Hi,

I'm at a loss to explain an issue I'm seeing below. It's a simple enough peice of C++, just sum all the values of 1/n from n=1 to n=10000. Easy, eh? The problem I have is explaining why when looping for the large to small bound i.e. 10000 down to 1 do I *always* get a slightly larger result than if I loop from 1 to 10000?

My gut instinct and some further testing tells me this is a rounding problem - for example if I use 'long double' then no rounding error is seen in the first 20dp, but given the same range in both loops, I can't explain why the decrementing loop comes out larger for any large-ish n?

I'd be eternally grateful if someone could explain this in detail or point me to a good link?

Cheers,

Phil.

Program output - GCC 4.0.1:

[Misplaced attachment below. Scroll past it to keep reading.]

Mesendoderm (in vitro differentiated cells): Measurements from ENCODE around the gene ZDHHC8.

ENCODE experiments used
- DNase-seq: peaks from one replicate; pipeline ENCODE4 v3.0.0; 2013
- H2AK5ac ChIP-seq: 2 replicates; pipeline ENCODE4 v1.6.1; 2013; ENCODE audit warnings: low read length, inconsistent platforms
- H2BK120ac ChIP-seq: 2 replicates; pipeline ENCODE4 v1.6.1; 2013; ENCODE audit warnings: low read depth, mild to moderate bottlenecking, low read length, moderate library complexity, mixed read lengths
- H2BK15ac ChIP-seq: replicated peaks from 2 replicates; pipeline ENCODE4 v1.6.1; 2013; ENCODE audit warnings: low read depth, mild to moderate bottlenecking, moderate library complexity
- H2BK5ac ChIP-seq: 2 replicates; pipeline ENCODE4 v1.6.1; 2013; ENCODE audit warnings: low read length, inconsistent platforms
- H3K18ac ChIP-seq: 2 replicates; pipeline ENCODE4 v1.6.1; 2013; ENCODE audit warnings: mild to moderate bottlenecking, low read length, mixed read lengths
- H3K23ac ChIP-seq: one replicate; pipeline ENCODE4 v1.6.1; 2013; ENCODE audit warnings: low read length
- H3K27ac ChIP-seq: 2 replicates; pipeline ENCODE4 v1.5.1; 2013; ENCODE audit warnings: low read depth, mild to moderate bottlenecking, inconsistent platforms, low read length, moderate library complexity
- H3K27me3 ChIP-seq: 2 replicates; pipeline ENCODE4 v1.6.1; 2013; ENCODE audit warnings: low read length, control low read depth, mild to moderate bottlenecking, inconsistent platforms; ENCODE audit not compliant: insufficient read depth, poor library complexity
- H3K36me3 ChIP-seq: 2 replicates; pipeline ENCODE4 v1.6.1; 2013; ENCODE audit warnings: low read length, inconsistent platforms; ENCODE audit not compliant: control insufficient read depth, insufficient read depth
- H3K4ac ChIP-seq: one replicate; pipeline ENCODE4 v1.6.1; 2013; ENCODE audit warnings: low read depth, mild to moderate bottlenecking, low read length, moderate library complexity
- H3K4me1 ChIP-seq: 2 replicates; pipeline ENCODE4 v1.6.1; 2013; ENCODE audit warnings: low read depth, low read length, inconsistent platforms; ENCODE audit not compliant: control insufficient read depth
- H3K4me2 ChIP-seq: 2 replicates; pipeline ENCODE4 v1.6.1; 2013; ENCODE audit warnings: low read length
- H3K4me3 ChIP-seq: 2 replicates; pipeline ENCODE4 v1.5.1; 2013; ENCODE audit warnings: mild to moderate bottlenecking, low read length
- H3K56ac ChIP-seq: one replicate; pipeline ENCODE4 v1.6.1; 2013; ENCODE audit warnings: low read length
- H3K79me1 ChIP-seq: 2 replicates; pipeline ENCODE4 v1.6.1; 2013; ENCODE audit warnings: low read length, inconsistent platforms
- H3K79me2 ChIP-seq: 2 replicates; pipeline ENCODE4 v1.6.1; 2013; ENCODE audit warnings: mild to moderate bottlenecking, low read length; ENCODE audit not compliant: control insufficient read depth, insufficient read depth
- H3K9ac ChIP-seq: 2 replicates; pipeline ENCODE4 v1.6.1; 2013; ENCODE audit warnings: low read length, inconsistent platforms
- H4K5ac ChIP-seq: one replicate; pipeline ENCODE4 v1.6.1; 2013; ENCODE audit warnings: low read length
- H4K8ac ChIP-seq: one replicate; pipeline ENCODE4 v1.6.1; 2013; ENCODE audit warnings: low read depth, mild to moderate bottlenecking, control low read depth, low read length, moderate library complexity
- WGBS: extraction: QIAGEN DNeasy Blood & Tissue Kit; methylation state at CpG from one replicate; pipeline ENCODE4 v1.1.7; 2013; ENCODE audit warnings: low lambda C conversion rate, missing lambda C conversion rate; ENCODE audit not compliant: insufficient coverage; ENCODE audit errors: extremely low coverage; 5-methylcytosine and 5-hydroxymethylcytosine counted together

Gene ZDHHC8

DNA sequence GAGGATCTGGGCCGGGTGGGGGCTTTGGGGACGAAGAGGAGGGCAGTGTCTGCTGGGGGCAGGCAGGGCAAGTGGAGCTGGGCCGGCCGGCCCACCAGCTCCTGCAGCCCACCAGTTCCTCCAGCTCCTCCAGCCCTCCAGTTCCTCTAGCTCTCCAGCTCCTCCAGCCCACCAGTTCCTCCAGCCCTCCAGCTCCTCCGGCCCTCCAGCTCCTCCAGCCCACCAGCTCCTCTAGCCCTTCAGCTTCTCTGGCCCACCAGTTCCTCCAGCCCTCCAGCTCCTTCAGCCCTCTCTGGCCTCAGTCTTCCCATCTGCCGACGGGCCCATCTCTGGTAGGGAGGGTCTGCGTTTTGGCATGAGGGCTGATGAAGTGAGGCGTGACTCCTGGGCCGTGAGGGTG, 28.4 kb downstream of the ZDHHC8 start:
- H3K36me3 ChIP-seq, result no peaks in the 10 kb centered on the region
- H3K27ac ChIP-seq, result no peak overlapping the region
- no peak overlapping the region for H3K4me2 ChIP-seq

Small to large: 10.78760603604437307
Large to small: 10.787606036044381952

#include <iostream>
#include <iomanip>

int main(int argc, char *argv[])
{
  double result=1.;
  std::cout << std::setprecision(20) << "\n:";
  for(double i=1.; i<=10000.; ++i)
    {
      //std::cout << "\n" << i;
      result += 1./i;
    }
  std::cout << "\n\nSmall to large: " << result;
  result = 1.;
  for(double i=10000.; i>=1.; --i)
    {
      //std::cout << "\n" << i;
      result += 1./i;
    }
  std::cout << "\nLarge to small: " << result << "\n\n";
  return 0;
}

>I'd be eternally grateful if someone could explain this in detail or point me to a good link?
Here's a good link, but the short answer is that due to floating-point imprecision, simply changing the order of arithmetic operations can affect the accuracy of the result.

Here's another article that might be of help.

Thanks for the links all! I'll have a read through them.